As most people who live in areas where termites exist will be well aware, having a termite infestation in your home can be a serious problem.
Certain species just love to dine on wood, and if left unchecked, they can even compromise the structural integrity of your property if important parts of the building are made of wood.
If you want to try to deal with the termites yourself, you can try setting up termite traps with poisoned bait.
The termites will be attracted to these, and they will take the food back to the nest where it will kill all the termites there that eat it.
Alternatively, you can spray a termiticide into the nest and areas where termites are feeding to try to kill them more directly.
However, if the infestation is already well established when you notice it, you may need to call in an exterminator.
In any case, once you see termites in your home, you shouldn’t delay because termite infestations can cause serious and expensive damage to your house.
How can you tell if you have termites?
So what are the signs of a termite infestation?
Unlike ants, which you will see marching in long lines in search of food, you are less likely to see termites out in the open.
However, there are some tell-tale signs you should be aware of.
Tiny holes in wood
One of the first and most obvious signs you’ll notice is tiny holes in the wood in your home. These may be due to various types of woodworm, or carpenter ants may be to blame – but often, they are caused by termites burrowing into the wood for food and to make a nest.
Termites create mud tubes as they excavate the wood, and these are clear signs you have a big problem. There’s no mistaking a termite mud tube, and if you see one, it means the infestation is already well-developed.
However, bear in mind that these tubes can last a long time once they’re created, so if you see one in an area that you rarely visit (like an outdoor shed), it may already be very old and the termites may even have already left.
Termite dust, a combination of wall dirt, wood shavings and termite droppings, may collect at the base of your walls. It might not be easy to spot, especially if you vacuum your floors frequently, but it’s a sign to look out for.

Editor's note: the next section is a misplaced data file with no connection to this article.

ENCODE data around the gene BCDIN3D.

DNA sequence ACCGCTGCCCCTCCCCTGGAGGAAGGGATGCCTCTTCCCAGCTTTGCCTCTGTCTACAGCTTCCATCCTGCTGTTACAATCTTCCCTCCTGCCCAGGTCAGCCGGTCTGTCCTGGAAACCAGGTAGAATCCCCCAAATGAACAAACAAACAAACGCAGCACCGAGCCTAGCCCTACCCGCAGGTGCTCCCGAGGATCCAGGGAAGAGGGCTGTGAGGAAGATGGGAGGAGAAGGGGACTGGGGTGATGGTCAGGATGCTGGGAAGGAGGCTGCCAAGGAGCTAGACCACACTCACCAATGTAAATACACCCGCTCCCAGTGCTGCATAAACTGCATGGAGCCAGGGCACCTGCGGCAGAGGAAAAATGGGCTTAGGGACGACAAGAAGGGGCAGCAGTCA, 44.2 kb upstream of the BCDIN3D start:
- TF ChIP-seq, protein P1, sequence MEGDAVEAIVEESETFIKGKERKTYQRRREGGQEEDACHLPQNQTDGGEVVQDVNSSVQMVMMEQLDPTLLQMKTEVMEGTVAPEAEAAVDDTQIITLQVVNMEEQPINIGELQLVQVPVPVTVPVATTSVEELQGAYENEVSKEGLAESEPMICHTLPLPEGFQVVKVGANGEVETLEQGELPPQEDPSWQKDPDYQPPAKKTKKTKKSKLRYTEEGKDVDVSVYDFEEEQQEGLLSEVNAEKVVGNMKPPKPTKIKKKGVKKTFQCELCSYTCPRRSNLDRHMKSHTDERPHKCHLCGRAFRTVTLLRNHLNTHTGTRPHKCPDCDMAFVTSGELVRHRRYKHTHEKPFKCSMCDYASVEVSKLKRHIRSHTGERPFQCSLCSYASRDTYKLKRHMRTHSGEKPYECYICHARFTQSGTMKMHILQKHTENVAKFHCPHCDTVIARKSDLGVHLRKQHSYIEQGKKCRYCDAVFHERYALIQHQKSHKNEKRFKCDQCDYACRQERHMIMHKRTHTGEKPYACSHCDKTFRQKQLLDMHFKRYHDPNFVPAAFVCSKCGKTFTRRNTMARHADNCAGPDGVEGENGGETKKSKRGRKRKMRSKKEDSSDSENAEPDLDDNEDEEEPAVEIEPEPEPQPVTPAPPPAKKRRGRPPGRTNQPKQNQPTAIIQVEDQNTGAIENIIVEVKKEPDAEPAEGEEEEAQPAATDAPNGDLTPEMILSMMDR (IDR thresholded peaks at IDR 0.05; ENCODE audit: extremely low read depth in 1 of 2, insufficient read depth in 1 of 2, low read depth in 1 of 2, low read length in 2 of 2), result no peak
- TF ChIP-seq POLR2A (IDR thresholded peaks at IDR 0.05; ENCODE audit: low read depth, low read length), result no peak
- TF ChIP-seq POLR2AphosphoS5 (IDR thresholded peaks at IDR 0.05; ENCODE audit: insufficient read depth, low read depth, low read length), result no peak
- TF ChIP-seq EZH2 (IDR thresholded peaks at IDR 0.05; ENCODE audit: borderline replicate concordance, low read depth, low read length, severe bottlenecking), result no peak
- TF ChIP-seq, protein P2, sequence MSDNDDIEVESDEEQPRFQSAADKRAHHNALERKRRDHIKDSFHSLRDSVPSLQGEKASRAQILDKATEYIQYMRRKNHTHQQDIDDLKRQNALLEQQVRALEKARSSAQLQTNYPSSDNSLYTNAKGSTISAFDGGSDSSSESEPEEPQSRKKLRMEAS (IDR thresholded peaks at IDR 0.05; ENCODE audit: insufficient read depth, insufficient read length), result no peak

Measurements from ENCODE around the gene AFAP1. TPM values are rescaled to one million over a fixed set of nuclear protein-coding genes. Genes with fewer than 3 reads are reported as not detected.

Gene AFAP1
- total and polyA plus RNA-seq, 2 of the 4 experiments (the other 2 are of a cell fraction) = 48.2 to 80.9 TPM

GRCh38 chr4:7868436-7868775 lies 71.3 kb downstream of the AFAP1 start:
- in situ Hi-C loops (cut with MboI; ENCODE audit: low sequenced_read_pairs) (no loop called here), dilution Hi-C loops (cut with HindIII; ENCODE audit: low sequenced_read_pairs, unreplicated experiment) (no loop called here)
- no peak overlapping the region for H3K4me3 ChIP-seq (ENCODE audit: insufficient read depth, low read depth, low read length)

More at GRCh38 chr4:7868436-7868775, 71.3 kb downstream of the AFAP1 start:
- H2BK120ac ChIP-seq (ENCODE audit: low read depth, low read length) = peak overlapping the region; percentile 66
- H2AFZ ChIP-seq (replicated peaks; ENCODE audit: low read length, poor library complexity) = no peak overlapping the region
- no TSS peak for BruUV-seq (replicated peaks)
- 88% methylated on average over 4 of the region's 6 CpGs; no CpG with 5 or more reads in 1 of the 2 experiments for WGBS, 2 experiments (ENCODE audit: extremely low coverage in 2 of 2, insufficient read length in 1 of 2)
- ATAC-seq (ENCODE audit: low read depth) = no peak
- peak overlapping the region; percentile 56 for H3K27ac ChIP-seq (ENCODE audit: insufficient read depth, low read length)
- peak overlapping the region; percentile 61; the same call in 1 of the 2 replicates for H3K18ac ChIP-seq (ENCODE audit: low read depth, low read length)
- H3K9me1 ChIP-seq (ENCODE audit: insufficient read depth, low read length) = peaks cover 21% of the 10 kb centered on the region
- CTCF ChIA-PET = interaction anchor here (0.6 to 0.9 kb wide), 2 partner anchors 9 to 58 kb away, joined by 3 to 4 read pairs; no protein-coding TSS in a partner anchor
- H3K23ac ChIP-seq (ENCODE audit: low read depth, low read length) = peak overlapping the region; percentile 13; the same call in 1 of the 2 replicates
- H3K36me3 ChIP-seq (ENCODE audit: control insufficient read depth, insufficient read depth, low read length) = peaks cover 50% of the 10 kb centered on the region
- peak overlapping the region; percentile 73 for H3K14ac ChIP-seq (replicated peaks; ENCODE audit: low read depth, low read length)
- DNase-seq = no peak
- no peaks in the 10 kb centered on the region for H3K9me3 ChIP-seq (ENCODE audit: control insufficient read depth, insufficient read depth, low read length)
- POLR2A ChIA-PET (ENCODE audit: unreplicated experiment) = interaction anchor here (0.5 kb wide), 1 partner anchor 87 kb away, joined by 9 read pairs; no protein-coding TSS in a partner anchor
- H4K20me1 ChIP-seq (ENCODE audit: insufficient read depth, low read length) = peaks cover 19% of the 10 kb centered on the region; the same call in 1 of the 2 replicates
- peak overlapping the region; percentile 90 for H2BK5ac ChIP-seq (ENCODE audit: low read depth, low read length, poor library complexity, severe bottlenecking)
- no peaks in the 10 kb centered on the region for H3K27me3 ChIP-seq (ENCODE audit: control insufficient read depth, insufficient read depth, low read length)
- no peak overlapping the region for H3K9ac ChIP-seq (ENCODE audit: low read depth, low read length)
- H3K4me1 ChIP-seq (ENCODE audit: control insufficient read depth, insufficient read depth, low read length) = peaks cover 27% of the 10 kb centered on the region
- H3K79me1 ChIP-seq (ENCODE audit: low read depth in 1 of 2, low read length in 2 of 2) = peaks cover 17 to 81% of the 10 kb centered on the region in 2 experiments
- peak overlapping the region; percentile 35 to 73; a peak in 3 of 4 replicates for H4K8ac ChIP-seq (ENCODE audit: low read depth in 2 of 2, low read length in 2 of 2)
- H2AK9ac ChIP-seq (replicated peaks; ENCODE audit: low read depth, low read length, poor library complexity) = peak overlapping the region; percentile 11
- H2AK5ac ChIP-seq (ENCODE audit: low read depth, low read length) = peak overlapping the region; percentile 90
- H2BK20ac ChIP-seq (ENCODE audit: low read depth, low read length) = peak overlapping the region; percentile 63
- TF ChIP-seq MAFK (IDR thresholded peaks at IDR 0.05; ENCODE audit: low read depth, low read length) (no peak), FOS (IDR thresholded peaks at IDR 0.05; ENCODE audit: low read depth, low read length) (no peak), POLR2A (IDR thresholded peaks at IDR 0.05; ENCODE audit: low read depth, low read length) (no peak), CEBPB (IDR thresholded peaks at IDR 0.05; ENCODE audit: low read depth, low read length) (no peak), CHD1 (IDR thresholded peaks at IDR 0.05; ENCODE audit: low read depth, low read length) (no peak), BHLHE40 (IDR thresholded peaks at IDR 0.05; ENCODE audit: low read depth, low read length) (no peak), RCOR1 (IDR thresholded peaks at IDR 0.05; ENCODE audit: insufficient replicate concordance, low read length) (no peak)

Damaged wood trim
More obvious will be if you see the wood trim around the base of your walls is damaged. If you look closely, you may even be able to see white lines that can tell you that termites have made tunnels inside the wood.
Wood paneling may also be attacked in a similar manner, and this kind of visible wood may tell you that other wood you can’t see is also similarly infected.
If you tap on your wall, an unusual hollow sound may indicate that termites have tunneled extensively inside the wood there. Try tapping on several sections of the wall to see if the other sections sound different and also how extensive the tunneling might be.
Bubbling or flaking wallpaper
Termites take moisture into the walls with them, and the result could be the appearance of bubbling or flaking wallpaper.
In the most serious cases, termite damage may even cause a building to shift on its foundations. If you think you notice any signs of this, you should call in an exterminator immediately – and maybe even a building professional to evaluate the safety of your home.
What other animals eat termites?
Ants aren’t the only creatures that like to snack on termites. Moles and other rodents might be considered pests, but when it comes to termites, they’re your friends since they love to eat these invasive little pests.
However, moles are more help against subterranean species of termites rather than the ones that like to make their nests in your walls!
Many species of birds, reptiles like lizards and snakes and amphibians including frogs are also partial to termites. However, again, these aren’t going to help much in your home.
Among the larger mammals, anteaters will happily devour termites, despite their name, and of the animals you’re likely to come across in North America, skunks will also eat termites if they find them, although they’re not one of skunks’ main food sources.
Ants eat termites – but they’re not the solution you need
So as we’ve seen, the answer to our first question is yes, ants do eat termites.
However, ants won’t invade a termite nest to massacre all the termites inside, so the answer to the more important question of whether ants can help control a termite infestation is no, unfortunately, they can’t.